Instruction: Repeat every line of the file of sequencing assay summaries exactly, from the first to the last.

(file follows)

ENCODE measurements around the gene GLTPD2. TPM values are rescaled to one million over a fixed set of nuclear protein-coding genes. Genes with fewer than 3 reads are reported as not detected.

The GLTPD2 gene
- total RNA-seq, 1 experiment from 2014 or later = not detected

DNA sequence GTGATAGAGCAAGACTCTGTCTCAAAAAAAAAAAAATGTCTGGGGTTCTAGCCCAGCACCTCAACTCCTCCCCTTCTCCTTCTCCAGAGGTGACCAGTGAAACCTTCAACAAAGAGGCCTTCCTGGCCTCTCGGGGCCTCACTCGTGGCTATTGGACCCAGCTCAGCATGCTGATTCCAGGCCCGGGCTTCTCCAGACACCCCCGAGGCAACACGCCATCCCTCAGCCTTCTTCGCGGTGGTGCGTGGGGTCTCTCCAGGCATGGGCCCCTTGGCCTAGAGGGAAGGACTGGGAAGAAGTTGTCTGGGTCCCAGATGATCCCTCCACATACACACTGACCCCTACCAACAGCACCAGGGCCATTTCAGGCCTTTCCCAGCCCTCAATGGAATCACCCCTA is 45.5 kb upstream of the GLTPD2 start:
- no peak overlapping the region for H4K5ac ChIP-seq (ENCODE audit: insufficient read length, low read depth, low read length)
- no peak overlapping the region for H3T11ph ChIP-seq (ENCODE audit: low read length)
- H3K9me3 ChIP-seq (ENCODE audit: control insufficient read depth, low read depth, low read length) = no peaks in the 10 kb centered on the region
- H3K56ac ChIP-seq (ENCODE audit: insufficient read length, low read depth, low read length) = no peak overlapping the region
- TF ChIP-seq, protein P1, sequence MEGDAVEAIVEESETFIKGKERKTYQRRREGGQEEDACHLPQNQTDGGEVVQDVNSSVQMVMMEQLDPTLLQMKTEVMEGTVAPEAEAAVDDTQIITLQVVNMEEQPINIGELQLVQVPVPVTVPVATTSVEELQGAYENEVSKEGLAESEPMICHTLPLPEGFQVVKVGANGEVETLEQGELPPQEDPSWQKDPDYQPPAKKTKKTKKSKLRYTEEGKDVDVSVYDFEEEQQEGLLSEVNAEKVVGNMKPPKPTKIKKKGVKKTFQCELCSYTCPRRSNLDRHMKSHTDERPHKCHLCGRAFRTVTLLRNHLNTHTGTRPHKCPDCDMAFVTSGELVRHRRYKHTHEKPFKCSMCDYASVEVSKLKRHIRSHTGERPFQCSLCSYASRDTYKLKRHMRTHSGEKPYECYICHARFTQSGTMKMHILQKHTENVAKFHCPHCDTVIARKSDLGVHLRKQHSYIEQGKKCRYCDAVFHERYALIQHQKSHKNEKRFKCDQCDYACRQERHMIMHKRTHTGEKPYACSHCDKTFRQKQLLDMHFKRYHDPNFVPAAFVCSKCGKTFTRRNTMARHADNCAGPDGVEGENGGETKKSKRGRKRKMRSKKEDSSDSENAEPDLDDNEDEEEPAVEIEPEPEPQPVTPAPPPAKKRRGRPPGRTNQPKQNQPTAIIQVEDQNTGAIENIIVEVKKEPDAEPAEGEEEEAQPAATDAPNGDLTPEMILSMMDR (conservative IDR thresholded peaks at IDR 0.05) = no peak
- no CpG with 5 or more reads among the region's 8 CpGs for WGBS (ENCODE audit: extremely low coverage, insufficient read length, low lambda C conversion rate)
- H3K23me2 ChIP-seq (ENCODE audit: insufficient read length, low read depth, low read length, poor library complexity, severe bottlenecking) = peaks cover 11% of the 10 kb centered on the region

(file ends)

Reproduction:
ENCODE measurements around the gene GLTPD2. TPM values are rescaled to one million over a fixed set of nuclear protein-coding genes. Genes with fewer than 3 reads are reported as not detected.

The GLTPD2 gene
- total RNA-seq, 1 experiment from 2014 or later = not detected

DNA sequence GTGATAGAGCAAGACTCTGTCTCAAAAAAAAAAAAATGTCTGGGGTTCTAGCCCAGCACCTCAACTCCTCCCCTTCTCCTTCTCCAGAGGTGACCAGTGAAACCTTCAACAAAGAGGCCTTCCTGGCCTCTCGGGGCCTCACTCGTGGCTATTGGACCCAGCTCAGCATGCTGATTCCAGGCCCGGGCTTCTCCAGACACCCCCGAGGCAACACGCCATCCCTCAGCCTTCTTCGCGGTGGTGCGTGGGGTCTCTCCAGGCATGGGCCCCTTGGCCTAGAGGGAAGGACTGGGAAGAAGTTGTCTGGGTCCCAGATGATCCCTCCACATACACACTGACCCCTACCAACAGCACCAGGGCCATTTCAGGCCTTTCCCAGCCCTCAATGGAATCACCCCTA is 45.5 kb upstream of the GLTPD2 start:
- no peak overlapping the region for H4K5ac ChIP-seq (ENCODE audit: insufficient read length, low read depth, low read length)
- no peak overlapping the region for H3T11ph ChIP-seq (ENCODE audit: low read length)
- H3K9me3 ChIP-seq (ENCODE audit: control insufficient read depth, low read depth, low read length) = no peaks in the 10 kb centered on the region
- H3K56ac ChIP-seq (ENCODE audit: insufficient read length, low read depth, low read length) = no peak overlapping the region
- TF ChIP-seq, protein P1, sequence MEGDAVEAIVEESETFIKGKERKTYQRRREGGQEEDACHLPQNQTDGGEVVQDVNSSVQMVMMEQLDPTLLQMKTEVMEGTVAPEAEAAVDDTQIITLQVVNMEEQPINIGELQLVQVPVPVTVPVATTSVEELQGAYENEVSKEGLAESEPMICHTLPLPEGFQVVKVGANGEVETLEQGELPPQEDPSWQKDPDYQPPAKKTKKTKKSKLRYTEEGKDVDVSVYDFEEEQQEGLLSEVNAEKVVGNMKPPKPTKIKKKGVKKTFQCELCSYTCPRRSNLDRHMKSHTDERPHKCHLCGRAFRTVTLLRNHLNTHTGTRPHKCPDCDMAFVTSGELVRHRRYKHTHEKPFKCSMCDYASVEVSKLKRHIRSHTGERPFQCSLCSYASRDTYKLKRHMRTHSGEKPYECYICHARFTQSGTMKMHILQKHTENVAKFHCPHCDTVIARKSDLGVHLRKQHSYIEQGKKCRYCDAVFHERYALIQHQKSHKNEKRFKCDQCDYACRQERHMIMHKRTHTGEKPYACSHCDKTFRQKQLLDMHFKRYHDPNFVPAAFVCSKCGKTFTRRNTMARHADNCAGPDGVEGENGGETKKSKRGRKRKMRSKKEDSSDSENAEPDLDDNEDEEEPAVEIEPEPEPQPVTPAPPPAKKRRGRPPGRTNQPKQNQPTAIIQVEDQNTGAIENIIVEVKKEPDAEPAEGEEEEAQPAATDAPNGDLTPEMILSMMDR (conservative IDR thresholded peaks at IDR 0.05) = no peak
- no CpG with 5 or more reads among the region's 8 CpGs for WGBS (ENCODE audit: extremely low coverage, insufficient read length, low lambda C conversion rate)
- H3K23me2 ChIP-seq (ENCODE audit: insufficient read length, low read depth, low read length, poor library complexity, severe bottlenecking) = peaks cover 11% of the 10 kb centered on the region